The aesthetic commitment being offered was never in doubt. By programming two full nights of Bartok at Carnegie Hall, the touring Budapest Festival Orchestra and its music director, Ivan Fischer, were signaling their passion for a Hungarian modernist whose works they have memorably recorded. The question was whether some of Bartok’s celebrated touchstones — the Concerto for Orchestra, the “Miraculous Mandarin” suite and a concert performance of the one-act opera “Bluebeard’s Castle” — would stand noticeably apart from the comparative rarities on each bill. Critical review by Seth Colter Walls, New York Times.
On Friday, that sometimes seemed to be the case, to the rarities’ advantage. The “Mandarin” had its requisite, slashing severity, though occasionally a bit too much (as when the heroically riffing trombones ran riot over the other sections). By the end of the concert, there was an ideal sense of balance, during the Concerto for Orchestra. Here the strings were allowed more space to delight in complex blends of textures, made of strands both sinewy and silken.
Yet what stood out most was an informational (though not didactic) tour through several of the composer’s works for student singers and orchestral players. In brief remarks from the stage, Mr. Fischer observed that Bartok was a dedicated educator.
So, too, was Mr. Fischer. By allowing Cantemus Choir — a girls’ ensemble from the Zoltan Kodaly Primary School — significant time on the Carnegie stage, the conductor helped emphasize Bartok’s ability to merge charming, youthful motifs with the occasional dollop of more complex harmony. (This was particularly true of the selections with orchestral accompaniment.) Mr. Fischer cracked a joke about his cohorts pretending to be a “student orchestra,” though there was nothing apprentice about their engagement. Nor any sense that the players’ talents were being wasted on this thoughtfully constructed music.
Saturday’s concert had a similarly instructive angle, this time focused on Bartok’s appetite for folk music. In that night’s commentary, Mr. Fischer described the composer’s ethnomusicological practice of recording authentic performances of local songs, then invited a trio from the orchestra to the front of the stage. The bassist, violist and violinist first played a series of traditional Romanian dances “as Bartok may have heard them” (in Mr. Fischer’s formulation).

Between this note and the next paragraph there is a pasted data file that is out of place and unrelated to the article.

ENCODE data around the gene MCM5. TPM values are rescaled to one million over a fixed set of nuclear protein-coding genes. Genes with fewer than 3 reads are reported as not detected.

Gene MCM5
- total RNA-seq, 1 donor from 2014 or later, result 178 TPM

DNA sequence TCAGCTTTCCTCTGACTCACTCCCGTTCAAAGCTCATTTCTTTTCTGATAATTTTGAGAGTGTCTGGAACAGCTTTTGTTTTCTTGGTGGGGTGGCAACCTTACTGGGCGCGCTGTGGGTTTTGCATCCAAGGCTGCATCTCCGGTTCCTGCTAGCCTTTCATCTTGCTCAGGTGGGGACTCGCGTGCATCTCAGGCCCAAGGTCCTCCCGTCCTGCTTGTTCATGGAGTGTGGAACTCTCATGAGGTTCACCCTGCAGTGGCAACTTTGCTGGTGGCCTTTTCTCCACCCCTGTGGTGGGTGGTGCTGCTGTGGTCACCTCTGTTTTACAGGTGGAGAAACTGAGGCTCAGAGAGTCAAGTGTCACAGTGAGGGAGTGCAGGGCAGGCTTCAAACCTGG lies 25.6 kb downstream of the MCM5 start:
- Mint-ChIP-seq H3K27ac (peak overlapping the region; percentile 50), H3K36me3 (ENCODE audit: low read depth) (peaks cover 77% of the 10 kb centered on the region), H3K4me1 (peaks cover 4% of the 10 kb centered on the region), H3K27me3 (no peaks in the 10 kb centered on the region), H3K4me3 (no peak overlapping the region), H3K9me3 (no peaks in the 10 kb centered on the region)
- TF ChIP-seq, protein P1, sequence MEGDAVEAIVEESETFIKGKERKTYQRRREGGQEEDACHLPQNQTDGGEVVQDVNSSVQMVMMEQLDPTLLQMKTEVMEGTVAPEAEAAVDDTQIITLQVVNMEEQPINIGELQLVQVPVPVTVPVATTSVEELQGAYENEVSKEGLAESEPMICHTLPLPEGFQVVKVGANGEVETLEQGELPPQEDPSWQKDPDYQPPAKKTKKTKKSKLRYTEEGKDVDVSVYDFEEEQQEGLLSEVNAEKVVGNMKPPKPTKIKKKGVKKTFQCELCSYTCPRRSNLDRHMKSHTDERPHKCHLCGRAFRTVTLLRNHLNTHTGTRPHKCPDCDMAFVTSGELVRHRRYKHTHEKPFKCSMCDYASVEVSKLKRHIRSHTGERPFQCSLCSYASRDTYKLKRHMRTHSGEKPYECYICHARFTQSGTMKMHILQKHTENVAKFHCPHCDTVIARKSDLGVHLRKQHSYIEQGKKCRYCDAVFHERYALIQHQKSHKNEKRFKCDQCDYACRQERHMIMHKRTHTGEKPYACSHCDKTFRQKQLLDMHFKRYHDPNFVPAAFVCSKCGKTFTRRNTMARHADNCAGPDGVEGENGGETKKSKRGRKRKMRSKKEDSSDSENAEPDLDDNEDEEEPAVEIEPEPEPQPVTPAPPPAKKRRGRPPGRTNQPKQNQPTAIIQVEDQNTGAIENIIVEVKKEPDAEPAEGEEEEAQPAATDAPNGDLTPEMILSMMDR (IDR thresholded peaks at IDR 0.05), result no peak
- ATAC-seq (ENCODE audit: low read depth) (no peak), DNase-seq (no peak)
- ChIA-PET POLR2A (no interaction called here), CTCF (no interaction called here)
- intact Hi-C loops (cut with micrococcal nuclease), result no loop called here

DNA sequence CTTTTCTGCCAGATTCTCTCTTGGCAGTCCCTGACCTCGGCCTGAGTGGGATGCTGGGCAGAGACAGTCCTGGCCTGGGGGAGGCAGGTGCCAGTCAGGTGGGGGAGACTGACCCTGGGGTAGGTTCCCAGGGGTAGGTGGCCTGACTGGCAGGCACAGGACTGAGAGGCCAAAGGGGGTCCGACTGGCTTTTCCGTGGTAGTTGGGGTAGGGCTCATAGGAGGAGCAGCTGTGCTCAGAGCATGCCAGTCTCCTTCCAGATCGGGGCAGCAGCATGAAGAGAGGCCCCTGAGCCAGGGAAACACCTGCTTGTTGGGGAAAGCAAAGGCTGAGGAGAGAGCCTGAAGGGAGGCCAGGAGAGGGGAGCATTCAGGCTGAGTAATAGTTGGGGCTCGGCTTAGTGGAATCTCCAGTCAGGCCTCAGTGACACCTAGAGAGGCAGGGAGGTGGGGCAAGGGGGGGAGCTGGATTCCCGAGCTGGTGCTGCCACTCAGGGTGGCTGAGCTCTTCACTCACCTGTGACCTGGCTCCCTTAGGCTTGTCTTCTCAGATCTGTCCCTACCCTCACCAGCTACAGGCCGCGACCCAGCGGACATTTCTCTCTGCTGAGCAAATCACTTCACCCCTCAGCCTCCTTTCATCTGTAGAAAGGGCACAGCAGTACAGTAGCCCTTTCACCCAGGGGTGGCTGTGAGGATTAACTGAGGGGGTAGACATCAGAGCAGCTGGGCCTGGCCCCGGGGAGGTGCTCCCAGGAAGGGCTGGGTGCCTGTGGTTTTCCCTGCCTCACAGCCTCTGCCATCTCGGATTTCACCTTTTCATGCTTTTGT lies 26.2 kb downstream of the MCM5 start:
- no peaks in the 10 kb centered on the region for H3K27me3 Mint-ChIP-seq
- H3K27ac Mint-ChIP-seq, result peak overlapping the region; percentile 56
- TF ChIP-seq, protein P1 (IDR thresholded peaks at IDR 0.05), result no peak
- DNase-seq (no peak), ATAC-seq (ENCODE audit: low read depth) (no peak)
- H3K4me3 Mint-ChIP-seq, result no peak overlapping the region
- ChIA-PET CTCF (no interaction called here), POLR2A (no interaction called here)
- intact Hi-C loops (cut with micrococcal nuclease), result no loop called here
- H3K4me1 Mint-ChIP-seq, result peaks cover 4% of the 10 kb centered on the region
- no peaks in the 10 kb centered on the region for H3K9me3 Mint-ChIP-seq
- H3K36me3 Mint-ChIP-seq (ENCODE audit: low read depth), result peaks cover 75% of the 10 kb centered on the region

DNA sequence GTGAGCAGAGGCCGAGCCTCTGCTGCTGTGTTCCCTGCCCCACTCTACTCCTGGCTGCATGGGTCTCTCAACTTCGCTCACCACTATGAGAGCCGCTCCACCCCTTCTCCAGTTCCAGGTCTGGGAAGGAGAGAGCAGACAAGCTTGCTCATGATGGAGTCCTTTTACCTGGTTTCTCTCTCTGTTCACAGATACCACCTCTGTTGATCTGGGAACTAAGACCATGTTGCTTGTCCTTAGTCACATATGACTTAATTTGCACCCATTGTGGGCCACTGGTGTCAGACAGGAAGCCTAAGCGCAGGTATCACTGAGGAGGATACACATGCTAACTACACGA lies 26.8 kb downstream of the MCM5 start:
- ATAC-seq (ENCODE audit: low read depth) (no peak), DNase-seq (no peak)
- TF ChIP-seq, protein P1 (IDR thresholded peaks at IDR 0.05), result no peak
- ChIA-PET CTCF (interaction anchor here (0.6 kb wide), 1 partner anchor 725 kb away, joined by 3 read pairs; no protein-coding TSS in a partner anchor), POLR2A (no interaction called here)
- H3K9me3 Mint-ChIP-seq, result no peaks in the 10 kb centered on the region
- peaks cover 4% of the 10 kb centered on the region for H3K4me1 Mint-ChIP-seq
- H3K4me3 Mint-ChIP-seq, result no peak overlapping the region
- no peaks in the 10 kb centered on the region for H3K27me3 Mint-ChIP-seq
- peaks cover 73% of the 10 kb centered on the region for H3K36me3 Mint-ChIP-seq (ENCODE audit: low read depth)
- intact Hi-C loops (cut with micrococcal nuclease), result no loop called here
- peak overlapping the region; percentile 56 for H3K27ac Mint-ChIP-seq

When one of the jubilant traditional melodies was taken up by the full orchestra, signaling the beginning of Bartok’s “Romanian Folk Dances,” the crowd cut short its enthusiastic applause for the trio to pay attention to the brief but potent Bartokian adaptation for orchestra. (A similar spell was cast, later on, when the same trio accompanied the contemporary Hungarian vocalist Marta Sebestyen, in a series of pieces that preceded the orchestra’s tour through Bartok’s “Hungarian Peasant Songs.”)
The “Bluebeard’s Castle” that followed might have felt anticlimactic, after those revels. But the performance was, for me, the highlight of the weekend. This take breathed fresh life into a work that, in recent years, has perhaps been familiar to New York audiences through Mariusz Trelinski’s Metropolitan Opera production.
In its high-tech yet one-note grimness, the Met’s presentation can feel like a slog. This concert performance was more dramatically varied — with the mezzo-soprano Ildiko Komlosi’s Judith seeming possessed of some persuasive (if fatally misguided) romantic hopes. And the orchestral playing was as exciting here as at any point during Budapest’s Carnegie stand. Mr. Fischer steered toward each new horror with an ingenuity capable of conjuring all the narrative’s gothic scenery — no strobing, blood-red light shows necessary.